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My time management tips

Hello there, I am Timea, an MA Architecture student and foodie. Having multiple passions and a creative mind, as well as loving to organise, I am here to tell you more about my style of time management.

Desk with computer showing the time of 6.11pm

I’m sure you’ve all heard of “work smarter not harder” and “don’t do tomorrow what you can do today’. These are just a few quotes that bombard us in time management to-do lists. To some, this may result in a discouragement or accumulation of frustration.

Time is the single thing that we can never recover and while we can be motivated, sometimes we need a pinch of structure to reach our targets. As a postgraduate Architecture student with a demanding course and enormous workload, I have learned the hard way a few basics of time management.

Creating a timeline

Firstly, I like to list all the tasks in a chronological order, checking deadlines. Making sure I have a clear visual of everything that needs to be done, it makes it easy to then prioritise based on several factors. Placing your tasks on a timeline, whether visually drawing out a schematic or just listing them in bullet points, makes it easy to view them, whether they are university assignments or house chores. In my experience, I have found that drawing and writing by hand makes it more efficient and engages more of my senses.


After creating this list, I start by mapping out the 10% most important of my tasks. So, for example, if I am dealing with ten separate tasks, I will need to choose one which weighs the most. Some factors to help me decide the importance of my tasks are: the amount of time it would take me to finalise the task, the level of focus I would need for completing it, or sometimes even the due date of the assignment. Usually, it is a cumulation of factors that determines my hierarchy, but it is not always the same factors that I need to take into consideration for each task.


In order to allow enough time for completion, prioritising is crucial because this way you will allocate time proportional to the importance of the task. As mentioned before, I decide the hierarchy of my tasks based on several factors, which will then influence the urgency of the task. Another aspect of prioritising that has been helpful for me, is making sure that the task I deem most important, will have been allocated to the beginning of the day, allowing for less urgent tasks to be approached later in the day when I am more tired or perhaps less focused. This gives me a sense of accomplishment and ease of mind.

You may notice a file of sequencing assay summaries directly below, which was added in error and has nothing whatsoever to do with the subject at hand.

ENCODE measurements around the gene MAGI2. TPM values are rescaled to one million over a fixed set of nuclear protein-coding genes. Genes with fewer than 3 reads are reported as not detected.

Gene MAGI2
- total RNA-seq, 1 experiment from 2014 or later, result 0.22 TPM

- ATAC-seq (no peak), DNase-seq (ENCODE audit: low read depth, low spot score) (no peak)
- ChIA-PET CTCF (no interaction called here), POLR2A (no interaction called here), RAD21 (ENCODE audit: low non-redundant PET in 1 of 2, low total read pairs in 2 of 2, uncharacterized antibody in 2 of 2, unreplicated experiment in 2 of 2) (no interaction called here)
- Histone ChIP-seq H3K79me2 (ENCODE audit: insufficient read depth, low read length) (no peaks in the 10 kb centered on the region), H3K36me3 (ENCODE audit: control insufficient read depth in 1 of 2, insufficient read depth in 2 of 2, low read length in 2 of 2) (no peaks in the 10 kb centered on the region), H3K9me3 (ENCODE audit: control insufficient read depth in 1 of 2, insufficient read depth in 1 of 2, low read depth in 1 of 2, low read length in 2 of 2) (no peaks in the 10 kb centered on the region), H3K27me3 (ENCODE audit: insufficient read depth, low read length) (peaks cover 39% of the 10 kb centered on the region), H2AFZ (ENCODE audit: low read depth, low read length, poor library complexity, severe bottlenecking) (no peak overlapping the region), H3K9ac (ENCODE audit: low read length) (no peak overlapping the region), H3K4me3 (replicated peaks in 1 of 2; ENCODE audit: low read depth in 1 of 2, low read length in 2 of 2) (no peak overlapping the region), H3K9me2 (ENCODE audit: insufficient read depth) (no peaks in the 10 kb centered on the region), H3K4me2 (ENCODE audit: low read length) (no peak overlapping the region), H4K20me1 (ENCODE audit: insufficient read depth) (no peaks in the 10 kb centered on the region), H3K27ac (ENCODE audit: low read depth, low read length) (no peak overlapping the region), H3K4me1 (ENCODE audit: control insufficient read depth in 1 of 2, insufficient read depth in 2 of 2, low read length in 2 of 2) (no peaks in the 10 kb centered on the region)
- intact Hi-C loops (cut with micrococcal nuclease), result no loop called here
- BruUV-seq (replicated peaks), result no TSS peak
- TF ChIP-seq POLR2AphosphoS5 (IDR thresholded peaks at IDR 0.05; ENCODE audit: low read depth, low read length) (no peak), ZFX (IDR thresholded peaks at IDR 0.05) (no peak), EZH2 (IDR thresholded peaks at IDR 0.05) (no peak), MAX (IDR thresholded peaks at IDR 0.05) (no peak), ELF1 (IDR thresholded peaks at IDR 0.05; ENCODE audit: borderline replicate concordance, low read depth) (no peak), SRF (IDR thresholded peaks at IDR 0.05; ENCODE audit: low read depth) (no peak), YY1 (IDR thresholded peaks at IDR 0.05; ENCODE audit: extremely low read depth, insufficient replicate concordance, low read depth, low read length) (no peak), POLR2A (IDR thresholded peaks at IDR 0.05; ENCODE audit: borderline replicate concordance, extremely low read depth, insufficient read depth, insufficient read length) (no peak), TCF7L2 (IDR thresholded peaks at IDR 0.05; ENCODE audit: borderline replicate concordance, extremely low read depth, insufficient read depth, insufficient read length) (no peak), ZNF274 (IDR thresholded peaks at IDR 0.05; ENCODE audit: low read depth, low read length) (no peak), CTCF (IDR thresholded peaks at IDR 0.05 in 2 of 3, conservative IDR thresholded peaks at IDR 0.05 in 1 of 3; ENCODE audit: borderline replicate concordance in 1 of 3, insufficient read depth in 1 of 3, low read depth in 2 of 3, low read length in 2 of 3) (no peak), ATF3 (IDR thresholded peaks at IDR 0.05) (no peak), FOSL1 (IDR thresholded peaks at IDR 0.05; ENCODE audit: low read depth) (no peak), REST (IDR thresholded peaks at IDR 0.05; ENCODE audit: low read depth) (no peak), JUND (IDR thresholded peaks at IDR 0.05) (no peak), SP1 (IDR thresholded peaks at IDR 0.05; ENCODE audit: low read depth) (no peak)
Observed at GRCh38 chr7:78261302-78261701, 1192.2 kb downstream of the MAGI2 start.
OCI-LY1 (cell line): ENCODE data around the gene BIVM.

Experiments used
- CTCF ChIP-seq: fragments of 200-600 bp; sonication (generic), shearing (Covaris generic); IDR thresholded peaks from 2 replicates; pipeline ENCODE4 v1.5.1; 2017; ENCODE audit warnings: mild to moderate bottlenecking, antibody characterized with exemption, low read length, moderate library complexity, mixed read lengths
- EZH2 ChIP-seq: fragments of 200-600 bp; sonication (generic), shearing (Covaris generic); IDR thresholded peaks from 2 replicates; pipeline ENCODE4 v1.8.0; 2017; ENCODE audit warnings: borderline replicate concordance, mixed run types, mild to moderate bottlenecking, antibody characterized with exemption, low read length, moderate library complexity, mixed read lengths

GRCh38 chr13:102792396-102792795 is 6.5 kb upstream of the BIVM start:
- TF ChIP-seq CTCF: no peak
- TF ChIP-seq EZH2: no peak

Am I really advocating procrastination? Yes, but not the way you might think.


The first thought that comes to mind when we hear this word is a negative one. We imagine the classic image of a person avoiding their tasks by playing videogames or finding another game to take their mind away from reality. It is a manner of escapism that is providing a sense of temporary excitement but to the detriment of our real-life goals and responsibilities.

But why should procrastination have a negative connotation? Can we get the same excitement and mental rest that comes from escapism in a productive manner? Let me explain. During my time as a student, I have come to learn the true value of procrastination. If you are like me and need multiple activities in order not to lose focus and momentum, switching between tasks is the key to efficiency. If you chose to work on a main task, allow yourself windows of time to rest from that task. Switching to a new task will allow you to “procrastinate” from that main subject by doing your laundry or preparing a meal. Allowing yourself movement between tasks will keep you on your toes. What has worked for me very well in the recent months was baking and exploring new recipes. The act of preparing food is one of the most therapeutic activities for me. I encourage you to find yours!

Planning down time

Don’t forget to include the fun into your list of tasks. As I have found out, it is important to intertwine work with something relaxing or fun that allows me to recharge. In my case this can be anything from taking a walk in nature to taking a bubble bath or even baking a cake. Find an activity that feels therapeutic and calming for you. Having these tasks and leisure activities on a calendar in front of you all the time - whether on a piece of paper or on your phone - is a great way of keeping track of your progress.

We are all different. However, the tips I shared above, may apply to you as well. If all fails, take a short nap and regroup. Remember that ultimately, your mental and physical health are most important, and you will build your own path as well as create an efficient time management mechanism based on your own needs. Don’t get discouraged if it does not work out from the first try. The important thing is to keep trying and tweaking until you find the right fit.


Hi I'm Timea, a Postgraduate Architecture student with a passion for the environment. In my free time, I run a small multidisciplinary design studio and consider myself a “cake architect”, baking deliciously designed desserts for friends and family.

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